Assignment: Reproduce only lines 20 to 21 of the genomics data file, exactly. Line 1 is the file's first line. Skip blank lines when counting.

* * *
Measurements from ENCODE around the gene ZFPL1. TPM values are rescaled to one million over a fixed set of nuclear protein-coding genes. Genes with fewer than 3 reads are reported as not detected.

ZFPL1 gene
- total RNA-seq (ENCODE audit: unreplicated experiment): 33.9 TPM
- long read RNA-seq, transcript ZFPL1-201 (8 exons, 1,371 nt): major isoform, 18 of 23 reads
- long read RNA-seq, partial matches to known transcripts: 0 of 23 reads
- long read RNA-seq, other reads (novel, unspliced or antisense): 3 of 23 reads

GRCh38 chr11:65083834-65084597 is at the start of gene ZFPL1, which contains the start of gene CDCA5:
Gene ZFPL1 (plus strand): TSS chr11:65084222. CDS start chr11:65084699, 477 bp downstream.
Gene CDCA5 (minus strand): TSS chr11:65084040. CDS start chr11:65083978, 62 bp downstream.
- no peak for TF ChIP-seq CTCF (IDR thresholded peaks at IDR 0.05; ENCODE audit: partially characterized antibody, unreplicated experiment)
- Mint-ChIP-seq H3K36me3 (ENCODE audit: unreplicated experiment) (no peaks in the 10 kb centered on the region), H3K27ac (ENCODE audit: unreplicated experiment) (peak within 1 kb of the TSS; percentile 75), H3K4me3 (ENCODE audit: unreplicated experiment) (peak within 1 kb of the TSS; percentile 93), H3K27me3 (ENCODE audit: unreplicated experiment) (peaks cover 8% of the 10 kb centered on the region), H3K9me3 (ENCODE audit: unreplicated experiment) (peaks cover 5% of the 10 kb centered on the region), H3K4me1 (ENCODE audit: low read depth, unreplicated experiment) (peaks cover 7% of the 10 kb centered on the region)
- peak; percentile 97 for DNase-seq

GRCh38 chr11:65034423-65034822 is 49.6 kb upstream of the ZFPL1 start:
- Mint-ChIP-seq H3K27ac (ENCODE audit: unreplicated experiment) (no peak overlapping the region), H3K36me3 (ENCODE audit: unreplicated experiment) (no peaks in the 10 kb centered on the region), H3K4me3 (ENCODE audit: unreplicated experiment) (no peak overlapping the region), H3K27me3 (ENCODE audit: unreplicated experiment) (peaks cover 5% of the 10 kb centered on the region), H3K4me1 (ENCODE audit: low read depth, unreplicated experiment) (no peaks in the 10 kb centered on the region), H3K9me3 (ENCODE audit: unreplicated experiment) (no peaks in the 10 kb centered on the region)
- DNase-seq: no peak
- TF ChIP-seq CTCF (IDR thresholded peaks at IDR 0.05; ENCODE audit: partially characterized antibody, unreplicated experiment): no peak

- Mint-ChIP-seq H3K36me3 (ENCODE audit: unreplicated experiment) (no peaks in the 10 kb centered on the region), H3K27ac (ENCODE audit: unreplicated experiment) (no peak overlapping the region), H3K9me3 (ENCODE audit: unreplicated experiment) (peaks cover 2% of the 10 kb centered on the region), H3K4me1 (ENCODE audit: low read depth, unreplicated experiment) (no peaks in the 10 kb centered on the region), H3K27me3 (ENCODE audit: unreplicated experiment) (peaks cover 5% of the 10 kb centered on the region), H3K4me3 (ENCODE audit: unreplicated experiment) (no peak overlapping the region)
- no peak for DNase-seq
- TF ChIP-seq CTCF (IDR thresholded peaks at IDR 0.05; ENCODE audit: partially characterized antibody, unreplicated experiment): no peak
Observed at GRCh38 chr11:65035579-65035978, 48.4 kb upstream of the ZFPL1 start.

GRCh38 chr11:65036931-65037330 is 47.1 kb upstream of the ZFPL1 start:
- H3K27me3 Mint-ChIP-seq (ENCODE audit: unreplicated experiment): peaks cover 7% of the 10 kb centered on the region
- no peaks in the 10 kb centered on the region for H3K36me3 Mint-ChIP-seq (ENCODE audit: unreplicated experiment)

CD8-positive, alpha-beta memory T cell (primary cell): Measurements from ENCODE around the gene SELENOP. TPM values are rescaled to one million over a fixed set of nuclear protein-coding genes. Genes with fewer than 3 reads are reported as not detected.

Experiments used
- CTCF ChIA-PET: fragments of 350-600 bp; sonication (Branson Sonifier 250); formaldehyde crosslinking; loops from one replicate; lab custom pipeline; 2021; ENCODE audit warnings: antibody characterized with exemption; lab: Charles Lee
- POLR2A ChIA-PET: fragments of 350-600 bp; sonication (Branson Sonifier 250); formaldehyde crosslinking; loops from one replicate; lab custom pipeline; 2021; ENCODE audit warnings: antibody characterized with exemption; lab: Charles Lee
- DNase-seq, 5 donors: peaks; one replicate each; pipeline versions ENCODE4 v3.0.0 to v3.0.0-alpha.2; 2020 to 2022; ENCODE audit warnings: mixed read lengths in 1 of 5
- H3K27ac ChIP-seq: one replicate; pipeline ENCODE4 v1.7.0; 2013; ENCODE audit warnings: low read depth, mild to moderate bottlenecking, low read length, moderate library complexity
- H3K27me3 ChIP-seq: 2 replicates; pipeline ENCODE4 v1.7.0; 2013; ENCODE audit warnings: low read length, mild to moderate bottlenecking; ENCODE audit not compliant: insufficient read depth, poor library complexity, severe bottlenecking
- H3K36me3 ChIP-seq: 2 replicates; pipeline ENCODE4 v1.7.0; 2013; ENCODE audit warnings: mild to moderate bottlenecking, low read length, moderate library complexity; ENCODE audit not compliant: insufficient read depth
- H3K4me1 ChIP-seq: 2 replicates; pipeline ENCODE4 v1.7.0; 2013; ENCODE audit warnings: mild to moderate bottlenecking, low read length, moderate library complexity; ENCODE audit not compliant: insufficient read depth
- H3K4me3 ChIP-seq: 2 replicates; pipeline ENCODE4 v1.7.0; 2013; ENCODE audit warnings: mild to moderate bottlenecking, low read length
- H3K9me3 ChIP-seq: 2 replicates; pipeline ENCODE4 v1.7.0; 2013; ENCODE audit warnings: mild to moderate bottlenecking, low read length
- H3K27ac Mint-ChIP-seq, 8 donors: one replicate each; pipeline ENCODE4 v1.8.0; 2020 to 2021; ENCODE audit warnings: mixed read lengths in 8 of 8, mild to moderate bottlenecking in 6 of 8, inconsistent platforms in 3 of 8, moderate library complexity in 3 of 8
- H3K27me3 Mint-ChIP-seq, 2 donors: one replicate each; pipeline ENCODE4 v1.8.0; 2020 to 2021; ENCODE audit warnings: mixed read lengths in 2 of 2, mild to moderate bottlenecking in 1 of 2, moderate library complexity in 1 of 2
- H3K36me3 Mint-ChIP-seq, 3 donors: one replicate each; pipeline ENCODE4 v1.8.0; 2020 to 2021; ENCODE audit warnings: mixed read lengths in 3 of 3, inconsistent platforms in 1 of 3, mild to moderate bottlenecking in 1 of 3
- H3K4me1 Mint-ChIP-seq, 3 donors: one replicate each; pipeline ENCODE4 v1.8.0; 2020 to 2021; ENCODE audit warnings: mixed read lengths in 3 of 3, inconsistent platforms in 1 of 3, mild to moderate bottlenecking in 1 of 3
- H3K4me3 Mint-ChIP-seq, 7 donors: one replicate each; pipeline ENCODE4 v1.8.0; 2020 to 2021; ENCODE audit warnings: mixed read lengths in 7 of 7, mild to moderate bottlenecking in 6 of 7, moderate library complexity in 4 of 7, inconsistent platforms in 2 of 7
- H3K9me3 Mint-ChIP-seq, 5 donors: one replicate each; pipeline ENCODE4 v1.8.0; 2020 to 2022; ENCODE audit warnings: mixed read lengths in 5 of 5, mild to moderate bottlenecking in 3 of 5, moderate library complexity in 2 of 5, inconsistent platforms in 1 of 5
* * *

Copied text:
Observed at GRCh38 chr11:65035579-65035978, 48.4 kb upstream of the ZFPL1 start.

GRCh38 chr11:65036931-65037330 is 47.1 kb upstream of the ZFPL1 start: